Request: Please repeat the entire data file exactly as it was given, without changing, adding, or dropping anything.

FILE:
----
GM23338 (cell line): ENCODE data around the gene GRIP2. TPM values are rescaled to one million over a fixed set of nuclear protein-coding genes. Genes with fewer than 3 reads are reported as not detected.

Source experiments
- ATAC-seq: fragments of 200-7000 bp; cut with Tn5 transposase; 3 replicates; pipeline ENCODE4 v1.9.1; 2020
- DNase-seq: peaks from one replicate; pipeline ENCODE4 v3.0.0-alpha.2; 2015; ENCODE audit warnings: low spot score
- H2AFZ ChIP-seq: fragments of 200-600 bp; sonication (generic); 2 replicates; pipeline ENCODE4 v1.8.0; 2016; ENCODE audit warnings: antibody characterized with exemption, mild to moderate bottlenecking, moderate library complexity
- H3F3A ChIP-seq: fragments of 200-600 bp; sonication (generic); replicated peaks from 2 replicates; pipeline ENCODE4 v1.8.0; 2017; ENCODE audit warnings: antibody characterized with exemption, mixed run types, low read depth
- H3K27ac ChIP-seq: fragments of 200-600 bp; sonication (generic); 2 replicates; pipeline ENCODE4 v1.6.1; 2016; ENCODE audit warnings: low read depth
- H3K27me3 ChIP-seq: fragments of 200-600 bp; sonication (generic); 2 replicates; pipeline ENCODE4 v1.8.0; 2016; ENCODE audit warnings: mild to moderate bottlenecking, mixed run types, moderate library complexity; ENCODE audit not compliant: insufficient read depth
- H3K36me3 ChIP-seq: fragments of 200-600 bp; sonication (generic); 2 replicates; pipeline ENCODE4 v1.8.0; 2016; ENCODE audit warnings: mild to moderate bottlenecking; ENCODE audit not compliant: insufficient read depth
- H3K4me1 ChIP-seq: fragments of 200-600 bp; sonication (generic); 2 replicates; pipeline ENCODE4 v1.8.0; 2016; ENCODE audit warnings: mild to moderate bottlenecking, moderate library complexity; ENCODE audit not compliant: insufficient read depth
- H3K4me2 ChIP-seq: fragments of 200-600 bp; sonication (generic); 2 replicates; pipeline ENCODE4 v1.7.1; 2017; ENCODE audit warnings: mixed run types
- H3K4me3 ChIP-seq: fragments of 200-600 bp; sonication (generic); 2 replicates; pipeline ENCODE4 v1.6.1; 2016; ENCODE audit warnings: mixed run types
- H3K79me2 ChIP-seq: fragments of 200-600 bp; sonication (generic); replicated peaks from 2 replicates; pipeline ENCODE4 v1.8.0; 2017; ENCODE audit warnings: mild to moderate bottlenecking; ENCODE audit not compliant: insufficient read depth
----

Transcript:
GM23338 (cell line): ENCODE data around the gene GRIP2. TPM values are rescaled to one million over a fixed set of nuclear protein-coding genes. Genes with fewer than 3 reads are reported as not detected.

Source experiments
- ATAC-seq: fragments of 200-7000 bp; cut with Tn5 transposase; 3 replicates; pipeline ENCODE4 v1.9.1; 2020
- DNase-seq: peaks from one replicate; pipeline ENCODE4 v3.0.0-alpha.2; 2015; ENCODE audit warnings: low spot score
- H2AFZ ChIP-seq: fragments of 200-600 bp; sonication (generic); 2 replicates; pipeline ENCODE4 v1.8.0; 2016; ENCODE audit warnings: antibody characterized with exemption, mild to moderate bottlenecking, moderate library complexity
- H3F3A ChIP-seq: fragments of 200-600 bp; sonication (generic); replicated peaks from 2 replicates; pipeline ENCODE4 v1.8.0; 2017; ENCODE audit warnings: antibody characterized with exemption, mixed run types, low read depth
- H3K27ac ChIP-seq: fragments of 200-600 bp; sonication (generic); 2 replicates; pipeline ENCODE4 v1.6.1; 2016; ENCODE audit warnings: low read depth
- H3K27me3 ChIP-seq: fragments of 200-600 bp; sonication (generic); 2 replicates; pipeline ENCODE4 v1.8.0; 2016; ENCODE audit warnings: mild to moderate bottlenecking, mixed run types, moderate library complexity; ENCODE audit not compliant: insufficient read depth
- H3K36me3 ChIP-seq: fragments of 200-600 bp; sonication (generic); 2 replicates; pipeline ENCODE4 v1.8.0; 2016; ENCODE audit warnings: mild to moderate bottlenecking; ENCODE audit not compliant: insufficient read depth
- H3K4me1 ChIP-seq: fragments of 200-600 bp; sonication (generic); 2 replicates; pipeline ENCODE4 v1.8.0; 2016; ENCODE audit warnings: mild to moderate bottlenecking, moderate library complexity; ENCODE audit not compliant: insufficient read depth
- H3K4me2 ChIP-seq: fragments of 200-600 bp; sonication (generic); 2 replicates; pipeline ENCODE4 v1.7.1; 2017; ENCODE audit warnings: mixed run types
- H3K4me3 ChIP-seq: fragments of 200-600 bp; sonication (generic); 2 replicates; pipeline ENCODE4 v1.6.1; 2016; ENCODE audit warnings: mixed run types
- H3K79me2 ChIP-seq: fragments of 200-600 bp; sonication (generic); replicated peaks from 2 replicates; pipeline ENCODE4 v1.8.0; 2017; ENCODE audit warnings: mild to moderate bottlenecking; ENCODE audit not compliant: insufficient read depth